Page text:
By Steve Barnes | Times Union
The Schenectady-based Wandering Dago food truck, which had a contract to operate at the Saratoga Race Course this season and was the first vendor mentioned in a press release promoting food at the track, was told to leave after opening day on Friday because an unnamed state official found the name offensive, according to the truck’s co-owner Brandon Snooks.
“We got the boot,” Snooks said Saturday.
He and co-owner Andrea Loguidice returned to the track Saturday morning and were told to remove the truck from track grounds or it would be towed, Loguidice said. Wandering Dago has a contract for the duration of the racing season that requires a 30-day written notice of cancellation, she said. No concerns over the name were raised during six months of negotiations with the New York Racing Association, which manages the race track, and Centerplate, which supervises food service at Saratoga Race Course, Loguidice said.
The news release from Centerplate, distributed Thursday, put Wandering Dago at the top of a list of nine food options at the track, calling it “one of the country’s top barbecue fusion trucks.”
“We received several complaints” on Friday, said NYRA spokesman Eric Wing. “This should have been handled before Friday, but once we received complaints, we took immediate action on behalf of our customers,” Wing said.
“We had to turn down several weddings and a few festivals to make this commitment to the race track, not to mention the food product already purchased,” Snooks said. Centerplate will not charge Wandering Dago for the cost of products it ordered to prepare for serving at the track, Wing said.
“They’re not making us pay for the food, but that doesn’t begin to cover all of the costs we’ve incurred,” including new equipment purchased for track season and lost revenue from track sales and from catering engagements Wandering Dago turned down because of its contract in Saratoga, Loguidice said.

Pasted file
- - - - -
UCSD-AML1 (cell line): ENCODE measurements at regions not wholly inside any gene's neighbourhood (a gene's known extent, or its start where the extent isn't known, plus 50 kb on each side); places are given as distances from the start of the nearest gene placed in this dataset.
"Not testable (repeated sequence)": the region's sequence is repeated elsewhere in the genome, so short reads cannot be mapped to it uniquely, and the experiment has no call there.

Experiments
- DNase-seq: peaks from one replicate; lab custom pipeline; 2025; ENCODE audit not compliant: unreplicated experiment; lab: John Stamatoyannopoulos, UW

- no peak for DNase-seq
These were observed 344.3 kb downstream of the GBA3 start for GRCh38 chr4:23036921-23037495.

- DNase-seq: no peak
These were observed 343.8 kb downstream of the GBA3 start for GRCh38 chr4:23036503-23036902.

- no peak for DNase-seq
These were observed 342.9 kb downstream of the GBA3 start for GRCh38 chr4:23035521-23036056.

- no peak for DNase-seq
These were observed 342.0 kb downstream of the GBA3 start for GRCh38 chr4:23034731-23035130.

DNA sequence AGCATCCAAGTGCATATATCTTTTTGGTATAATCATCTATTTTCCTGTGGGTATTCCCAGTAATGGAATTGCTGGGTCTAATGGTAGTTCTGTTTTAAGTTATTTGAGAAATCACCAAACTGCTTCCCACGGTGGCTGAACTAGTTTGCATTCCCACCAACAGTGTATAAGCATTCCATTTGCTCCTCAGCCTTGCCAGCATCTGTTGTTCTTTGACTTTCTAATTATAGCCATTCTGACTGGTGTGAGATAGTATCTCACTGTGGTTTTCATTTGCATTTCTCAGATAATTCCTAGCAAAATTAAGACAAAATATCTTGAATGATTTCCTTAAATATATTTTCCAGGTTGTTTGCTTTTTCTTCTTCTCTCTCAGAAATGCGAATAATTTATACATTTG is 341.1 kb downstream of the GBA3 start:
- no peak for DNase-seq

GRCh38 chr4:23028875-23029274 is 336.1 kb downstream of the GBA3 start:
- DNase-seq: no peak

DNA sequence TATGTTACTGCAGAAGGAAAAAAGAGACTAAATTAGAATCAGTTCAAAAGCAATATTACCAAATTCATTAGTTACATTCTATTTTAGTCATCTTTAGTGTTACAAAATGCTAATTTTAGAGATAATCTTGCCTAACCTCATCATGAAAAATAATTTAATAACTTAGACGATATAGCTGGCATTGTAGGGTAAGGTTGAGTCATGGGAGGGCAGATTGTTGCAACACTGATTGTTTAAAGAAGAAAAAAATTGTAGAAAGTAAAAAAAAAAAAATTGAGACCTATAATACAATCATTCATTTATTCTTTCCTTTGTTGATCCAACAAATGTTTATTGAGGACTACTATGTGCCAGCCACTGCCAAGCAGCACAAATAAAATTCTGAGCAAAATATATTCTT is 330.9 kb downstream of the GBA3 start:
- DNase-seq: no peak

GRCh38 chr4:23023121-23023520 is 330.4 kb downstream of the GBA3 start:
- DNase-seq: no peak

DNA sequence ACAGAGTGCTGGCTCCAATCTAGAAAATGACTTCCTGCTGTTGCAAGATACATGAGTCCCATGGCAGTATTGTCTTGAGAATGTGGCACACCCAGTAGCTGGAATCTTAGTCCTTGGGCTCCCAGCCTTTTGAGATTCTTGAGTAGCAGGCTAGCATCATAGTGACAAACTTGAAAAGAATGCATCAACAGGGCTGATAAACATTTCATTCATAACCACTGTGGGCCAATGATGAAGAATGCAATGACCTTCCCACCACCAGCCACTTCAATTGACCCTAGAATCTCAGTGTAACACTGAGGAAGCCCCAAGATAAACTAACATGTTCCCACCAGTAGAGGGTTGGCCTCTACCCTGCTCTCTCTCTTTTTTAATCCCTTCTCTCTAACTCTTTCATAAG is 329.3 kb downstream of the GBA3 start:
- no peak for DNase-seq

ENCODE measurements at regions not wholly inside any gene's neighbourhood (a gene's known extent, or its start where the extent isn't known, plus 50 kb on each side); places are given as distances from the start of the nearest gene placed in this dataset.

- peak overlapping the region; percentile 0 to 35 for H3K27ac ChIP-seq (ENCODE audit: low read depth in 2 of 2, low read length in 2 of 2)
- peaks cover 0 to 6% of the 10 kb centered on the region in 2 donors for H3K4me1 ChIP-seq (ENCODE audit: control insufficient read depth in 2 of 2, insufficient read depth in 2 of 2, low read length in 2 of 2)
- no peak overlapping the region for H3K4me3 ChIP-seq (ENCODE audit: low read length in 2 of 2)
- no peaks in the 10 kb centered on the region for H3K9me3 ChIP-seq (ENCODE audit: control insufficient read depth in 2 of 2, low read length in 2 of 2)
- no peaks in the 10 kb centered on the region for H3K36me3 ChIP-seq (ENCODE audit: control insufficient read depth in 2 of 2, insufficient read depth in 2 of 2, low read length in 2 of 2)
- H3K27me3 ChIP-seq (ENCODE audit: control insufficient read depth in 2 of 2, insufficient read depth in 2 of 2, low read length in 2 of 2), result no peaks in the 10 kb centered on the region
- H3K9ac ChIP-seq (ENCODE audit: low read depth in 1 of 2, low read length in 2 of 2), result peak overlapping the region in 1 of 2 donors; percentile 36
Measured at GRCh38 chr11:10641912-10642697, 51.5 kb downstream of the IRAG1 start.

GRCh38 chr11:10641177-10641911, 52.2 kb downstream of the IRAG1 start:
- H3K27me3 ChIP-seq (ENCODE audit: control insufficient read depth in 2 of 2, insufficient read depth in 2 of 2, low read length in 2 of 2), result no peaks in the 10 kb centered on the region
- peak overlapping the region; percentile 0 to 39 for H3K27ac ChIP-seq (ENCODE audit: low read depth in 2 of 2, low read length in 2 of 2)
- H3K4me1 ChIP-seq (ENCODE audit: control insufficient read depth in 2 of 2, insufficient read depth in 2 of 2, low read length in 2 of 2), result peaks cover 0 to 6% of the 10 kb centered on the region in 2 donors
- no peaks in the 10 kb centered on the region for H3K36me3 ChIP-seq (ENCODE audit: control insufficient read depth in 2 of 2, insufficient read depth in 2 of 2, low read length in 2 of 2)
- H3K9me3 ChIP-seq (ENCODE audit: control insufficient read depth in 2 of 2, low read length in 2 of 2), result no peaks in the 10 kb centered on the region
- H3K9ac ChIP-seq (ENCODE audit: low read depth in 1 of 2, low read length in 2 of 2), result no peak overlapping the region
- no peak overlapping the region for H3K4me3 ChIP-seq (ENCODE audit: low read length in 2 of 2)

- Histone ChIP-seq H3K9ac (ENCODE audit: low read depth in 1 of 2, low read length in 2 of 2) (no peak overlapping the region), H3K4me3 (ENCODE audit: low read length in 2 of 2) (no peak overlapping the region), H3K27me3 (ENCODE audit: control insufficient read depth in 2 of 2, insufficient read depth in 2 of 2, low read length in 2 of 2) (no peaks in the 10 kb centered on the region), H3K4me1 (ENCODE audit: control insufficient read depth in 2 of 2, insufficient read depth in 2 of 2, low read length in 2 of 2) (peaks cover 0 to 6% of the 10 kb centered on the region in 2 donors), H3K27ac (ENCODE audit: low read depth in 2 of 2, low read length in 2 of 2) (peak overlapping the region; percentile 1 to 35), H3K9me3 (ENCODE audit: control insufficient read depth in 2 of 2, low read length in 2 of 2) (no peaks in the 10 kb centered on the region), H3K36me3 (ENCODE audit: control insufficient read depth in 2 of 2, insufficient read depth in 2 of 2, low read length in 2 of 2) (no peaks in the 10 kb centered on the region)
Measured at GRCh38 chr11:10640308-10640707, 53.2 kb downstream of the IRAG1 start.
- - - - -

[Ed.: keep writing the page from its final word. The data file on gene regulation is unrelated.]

Wandering Dago is also banned from selling at the Empire State Plaza in Albany because of its name, Loguidice said. The truck’s name was accepted on incorporation papers by the Department of State’s Division of Corporations, State Records and Uniform Commercial Code, the state Department of Taxation and Finance and the IRS, she said, but an official of the Office of General Services, which oversees the plaza, said the name was unacceptable for a vendor.
“It is ridiculous that we are a licensed New York state corporation, yet we are being blocked from doing business by state officials,” Snooks said.
Snooks and Loguidice are Italian and chose the name to honor their heritage, she said. “We don’t think it’s offensive in any way.” The term “dago” originated from Italian immigrants who worked as laborers and asked to be paid “as the day goes,” which became “dago,” Loguidice said. “That’s how we make our money, as they day goes. It might be 50 people, or it might be 100; there’s no guarantee. And since we wander to different cities during the day, we thought the name was perfect.”
Loguidice and Snooks, who are from downstate, speculated that the term may be considered more offensive upstate than where they grew up. “I was talking to my grandmother about it, and she said while there are other words that would be offensive, ‘dago’ isn’t to her,” Loguidice said.